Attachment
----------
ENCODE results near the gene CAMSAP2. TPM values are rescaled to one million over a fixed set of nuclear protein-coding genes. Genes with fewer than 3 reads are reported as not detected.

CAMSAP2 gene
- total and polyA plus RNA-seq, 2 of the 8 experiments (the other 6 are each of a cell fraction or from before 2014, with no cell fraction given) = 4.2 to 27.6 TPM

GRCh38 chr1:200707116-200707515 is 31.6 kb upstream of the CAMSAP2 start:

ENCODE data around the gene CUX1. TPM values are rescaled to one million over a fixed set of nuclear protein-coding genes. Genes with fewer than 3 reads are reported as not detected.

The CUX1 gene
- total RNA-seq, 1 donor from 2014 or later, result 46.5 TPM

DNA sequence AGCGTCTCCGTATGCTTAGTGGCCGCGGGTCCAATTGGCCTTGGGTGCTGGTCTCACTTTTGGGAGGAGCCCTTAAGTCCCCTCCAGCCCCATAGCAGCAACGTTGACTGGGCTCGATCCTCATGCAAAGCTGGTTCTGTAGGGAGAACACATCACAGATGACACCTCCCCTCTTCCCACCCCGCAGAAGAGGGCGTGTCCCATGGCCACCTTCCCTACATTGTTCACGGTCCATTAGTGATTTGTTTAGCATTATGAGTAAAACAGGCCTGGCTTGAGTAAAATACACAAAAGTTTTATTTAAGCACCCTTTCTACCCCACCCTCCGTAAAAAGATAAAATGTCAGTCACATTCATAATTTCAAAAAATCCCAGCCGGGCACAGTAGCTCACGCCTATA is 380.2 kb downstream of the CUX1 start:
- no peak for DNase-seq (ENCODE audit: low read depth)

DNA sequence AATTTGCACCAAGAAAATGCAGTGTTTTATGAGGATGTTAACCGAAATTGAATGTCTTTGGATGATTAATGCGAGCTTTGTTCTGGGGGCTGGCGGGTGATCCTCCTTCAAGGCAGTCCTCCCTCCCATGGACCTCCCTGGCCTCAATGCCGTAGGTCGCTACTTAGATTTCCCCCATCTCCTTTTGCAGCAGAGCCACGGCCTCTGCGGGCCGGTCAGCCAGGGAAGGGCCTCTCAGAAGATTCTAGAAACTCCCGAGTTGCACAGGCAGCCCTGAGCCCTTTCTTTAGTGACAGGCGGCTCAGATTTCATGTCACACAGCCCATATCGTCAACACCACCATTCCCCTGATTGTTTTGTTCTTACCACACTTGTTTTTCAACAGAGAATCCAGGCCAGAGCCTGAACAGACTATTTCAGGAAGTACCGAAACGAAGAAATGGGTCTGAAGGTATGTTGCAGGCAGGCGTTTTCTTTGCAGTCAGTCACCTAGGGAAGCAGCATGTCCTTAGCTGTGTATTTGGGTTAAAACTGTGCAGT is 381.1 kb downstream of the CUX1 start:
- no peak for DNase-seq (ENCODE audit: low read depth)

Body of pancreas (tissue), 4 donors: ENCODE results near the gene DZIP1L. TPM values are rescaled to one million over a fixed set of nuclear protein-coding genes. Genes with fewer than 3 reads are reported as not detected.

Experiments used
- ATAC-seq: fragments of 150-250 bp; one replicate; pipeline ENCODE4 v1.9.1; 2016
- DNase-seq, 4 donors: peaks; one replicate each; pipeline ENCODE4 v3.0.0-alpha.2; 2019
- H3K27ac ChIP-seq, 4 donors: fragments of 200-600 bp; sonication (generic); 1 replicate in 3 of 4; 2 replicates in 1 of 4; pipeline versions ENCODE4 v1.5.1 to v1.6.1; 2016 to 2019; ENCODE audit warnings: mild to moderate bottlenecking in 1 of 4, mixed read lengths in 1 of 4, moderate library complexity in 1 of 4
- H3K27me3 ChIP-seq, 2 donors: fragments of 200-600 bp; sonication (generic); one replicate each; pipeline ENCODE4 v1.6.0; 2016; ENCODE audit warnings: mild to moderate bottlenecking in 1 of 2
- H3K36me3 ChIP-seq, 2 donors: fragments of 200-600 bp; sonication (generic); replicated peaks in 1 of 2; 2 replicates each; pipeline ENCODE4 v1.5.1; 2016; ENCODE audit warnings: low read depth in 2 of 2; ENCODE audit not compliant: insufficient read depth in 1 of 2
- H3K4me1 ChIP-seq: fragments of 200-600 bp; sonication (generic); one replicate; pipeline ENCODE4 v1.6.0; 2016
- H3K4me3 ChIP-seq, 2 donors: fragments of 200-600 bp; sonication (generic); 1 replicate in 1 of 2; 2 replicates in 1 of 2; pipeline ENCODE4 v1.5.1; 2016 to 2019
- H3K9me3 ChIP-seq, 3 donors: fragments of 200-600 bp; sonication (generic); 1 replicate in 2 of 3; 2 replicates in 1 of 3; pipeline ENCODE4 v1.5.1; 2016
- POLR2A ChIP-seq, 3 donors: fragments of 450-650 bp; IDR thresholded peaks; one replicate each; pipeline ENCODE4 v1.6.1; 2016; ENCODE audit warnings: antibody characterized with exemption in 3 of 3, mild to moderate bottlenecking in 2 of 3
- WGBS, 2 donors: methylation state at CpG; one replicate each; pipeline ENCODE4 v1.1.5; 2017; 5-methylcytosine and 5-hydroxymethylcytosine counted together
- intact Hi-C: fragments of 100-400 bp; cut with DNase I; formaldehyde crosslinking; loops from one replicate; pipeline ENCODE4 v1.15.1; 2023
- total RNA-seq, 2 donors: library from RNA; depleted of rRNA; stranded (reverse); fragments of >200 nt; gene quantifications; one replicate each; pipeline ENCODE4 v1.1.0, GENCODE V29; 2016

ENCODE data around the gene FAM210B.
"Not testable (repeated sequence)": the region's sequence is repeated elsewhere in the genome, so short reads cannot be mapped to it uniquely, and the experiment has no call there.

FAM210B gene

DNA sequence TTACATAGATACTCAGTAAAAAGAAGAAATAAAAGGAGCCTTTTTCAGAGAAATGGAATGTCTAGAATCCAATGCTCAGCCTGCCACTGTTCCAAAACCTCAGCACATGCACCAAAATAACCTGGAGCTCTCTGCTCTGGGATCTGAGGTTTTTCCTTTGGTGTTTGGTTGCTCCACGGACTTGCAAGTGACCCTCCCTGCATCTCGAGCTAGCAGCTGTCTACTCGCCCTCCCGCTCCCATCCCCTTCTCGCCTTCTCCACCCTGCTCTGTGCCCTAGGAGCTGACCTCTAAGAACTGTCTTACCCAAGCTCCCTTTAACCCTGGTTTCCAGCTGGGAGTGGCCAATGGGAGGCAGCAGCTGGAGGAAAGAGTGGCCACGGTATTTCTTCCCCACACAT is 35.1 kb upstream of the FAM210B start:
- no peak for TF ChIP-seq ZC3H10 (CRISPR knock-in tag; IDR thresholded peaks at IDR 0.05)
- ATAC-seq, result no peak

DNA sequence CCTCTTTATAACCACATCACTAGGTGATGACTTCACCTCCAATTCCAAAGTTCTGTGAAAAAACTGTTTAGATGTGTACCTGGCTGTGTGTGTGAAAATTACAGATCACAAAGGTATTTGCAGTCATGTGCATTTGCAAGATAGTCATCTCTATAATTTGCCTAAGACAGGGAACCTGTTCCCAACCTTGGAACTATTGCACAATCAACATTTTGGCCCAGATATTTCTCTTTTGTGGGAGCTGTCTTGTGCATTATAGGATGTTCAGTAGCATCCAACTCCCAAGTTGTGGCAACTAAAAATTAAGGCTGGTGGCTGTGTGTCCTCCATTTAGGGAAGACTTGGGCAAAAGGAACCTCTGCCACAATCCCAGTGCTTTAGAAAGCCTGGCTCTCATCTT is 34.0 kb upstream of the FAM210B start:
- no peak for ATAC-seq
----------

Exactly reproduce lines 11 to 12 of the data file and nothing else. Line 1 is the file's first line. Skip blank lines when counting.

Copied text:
- no peak for DNase-seq (ENCODE audit: low read depth)

Body of pancreas (tissue), 4 donors: ENCODE results near the gene DZIP1L. TPM values are rescaled to one million over a fixed set of nuclear protein-coding genes. Genes with fewer than 3 reads are reported as not detected.